Joe Biden really used these two effectively in his debate against Paul Ryan. Of course, he just laughed them out. Nevertheless, he got these points across.
A lot of comedy writing depends on violating several of these deliberately. It looks worthwhile to point out that we seem to have an involuntary reaction against bad logic. It is called laughter. Any application of bad logic can be used to construct good comedy.
Dale A. Wood
Note Mr. Scocco: “the effort it might take to conquer a disease as complicated and multi form as cancer”
“multi form” is bad. “Multi” is a prefix that never stands alone, and it is always attached directly to the root word: “multiform”, no matter what some foreigners migh state. Please e-mail me about this subject: you have my address. Consider the following examples, too.
multicomputer, multieyed, multifarious, multifingered, multilimbed, multinational, multiply, multistaqe, multistate, multitentacled, multitonal, multivariate, multivibrator, and multiyear.
Also from science fiction, Isaac Asimv’s famous computer Multivac.
Lisa Jey Davis
I disagree with the point made #1… your argument would have had no merit to anyone hearing it prior to our landing on the moon. Back then, landing on the moon was equally as complex as curing cancer. It would also have no merit to someone who is an aerospace engineer and actually acquainted with the complexities. Sorry – I don’t always disagree in my comments … but these obviously strike me. LOL
Lisa Jey Davis
woops – #2
@Lisa: The question is not about the complexity. Also quite obviously, the statement was made in rhetoric. The fact that curing cancer has no dependence on moon landing is the fallacy in concern here. I agree that the rhetoric appeals to the general and vague feeling of “complexity” that people have in their minds. It still doesn’t mean that dealing with one kind of complexity helps us deal with another of a completely different kind. That is the non-sequitur. To just give a silly analogy to highlight the fallacy, it would be like suggesting that Usain Bolt should be able to get a gold in weight-lifting because he got a gold in the 100m dash.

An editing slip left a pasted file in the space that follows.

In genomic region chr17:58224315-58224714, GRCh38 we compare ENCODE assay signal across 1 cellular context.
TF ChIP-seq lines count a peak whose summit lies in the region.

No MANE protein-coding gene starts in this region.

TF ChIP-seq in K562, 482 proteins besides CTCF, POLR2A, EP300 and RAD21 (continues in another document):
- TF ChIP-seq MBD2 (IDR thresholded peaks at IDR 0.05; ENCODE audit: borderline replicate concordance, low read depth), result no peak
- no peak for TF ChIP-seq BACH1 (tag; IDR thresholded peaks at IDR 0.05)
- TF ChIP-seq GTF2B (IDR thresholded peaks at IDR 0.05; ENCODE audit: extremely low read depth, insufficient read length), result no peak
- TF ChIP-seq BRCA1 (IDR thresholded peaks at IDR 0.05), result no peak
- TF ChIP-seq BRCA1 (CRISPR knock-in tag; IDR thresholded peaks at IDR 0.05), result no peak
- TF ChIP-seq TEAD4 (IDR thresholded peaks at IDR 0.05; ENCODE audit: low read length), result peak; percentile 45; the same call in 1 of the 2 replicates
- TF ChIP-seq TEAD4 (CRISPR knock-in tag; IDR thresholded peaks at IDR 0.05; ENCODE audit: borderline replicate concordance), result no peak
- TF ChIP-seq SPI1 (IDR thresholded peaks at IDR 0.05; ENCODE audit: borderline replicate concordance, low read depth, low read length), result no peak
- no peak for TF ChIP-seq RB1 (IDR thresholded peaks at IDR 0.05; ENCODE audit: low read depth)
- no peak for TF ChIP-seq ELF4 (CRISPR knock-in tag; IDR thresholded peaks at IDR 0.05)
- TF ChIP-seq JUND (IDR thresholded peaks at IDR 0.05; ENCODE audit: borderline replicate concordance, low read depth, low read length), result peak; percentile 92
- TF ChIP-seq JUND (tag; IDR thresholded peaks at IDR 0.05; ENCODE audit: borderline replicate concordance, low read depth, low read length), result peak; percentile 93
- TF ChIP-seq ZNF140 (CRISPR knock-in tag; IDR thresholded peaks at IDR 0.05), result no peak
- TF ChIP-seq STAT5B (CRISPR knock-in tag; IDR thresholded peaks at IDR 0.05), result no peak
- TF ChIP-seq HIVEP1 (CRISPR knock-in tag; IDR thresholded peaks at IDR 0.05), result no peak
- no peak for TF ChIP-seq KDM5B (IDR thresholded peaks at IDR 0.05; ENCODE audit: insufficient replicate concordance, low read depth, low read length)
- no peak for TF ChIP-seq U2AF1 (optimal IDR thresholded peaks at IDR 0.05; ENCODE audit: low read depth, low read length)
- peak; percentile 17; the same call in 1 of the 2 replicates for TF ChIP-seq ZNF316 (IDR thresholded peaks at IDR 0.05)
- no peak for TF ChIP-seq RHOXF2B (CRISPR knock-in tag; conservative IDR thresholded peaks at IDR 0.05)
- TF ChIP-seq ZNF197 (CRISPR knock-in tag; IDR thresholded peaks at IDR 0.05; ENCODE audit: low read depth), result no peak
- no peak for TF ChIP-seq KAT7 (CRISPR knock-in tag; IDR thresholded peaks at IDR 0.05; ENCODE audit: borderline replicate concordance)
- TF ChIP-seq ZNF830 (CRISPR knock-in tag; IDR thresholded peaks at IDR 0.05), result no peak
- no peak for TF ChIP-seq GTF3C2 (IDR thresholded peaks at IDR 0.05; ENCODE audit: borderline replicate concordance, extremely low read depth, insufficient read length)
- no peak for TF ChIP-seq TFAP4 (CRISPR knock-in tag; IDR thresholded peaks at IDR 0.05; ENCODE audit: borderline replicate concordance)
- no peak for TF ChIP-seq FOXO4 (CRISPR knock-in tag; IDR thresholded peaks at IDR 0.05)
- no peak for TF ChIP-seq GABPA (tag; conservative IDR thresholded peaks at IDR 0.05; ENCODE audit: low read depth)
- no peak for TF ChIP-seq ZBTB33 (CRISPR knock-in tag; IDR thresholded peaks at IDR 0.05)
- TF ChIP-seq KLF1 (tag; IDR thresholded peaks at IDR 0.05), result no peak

The fallacy called argumentum ad hominem is very prevalent, I don’t think its example above holds up very well. In fact, offering up a comedian’s political commentary may itself constitute the fallacy of argumentum ad verecundiam (appeal to authority) in its version of an appeal to irrelevant/i> or inappropriate authority. On its face, there is no reason to assume that a comedian would have any expertise on public policy, so it would not lend support to one’s argument to solicit or cite such a source. Unless there was some otherwise unstated reason to grant that the person cited was a recognized relevant authority of some kind, pointing out that he was a comedian—as opposed to policy expert of some kind—would be an appropriate criticism, not an ad hominem fallacy. True, the authority of the information, not the source of it, is what is ultimately decisive but the two can be difficult to separate in practice. I would think more along the lines of those who dismiss the work of a famous painter because he was a pedophile, or besmirch the accomplishments of a scientist because he held supposedly racist attitudes. It’s the “because” that constitutes the fallacy.
As for ad verecundiam: When a book points out that, “President John F. Kennedy said that Frost was the greatest American poet” as evidence of Frost’s worthiness it is proper to object that a president is no presumptive authority on poetry.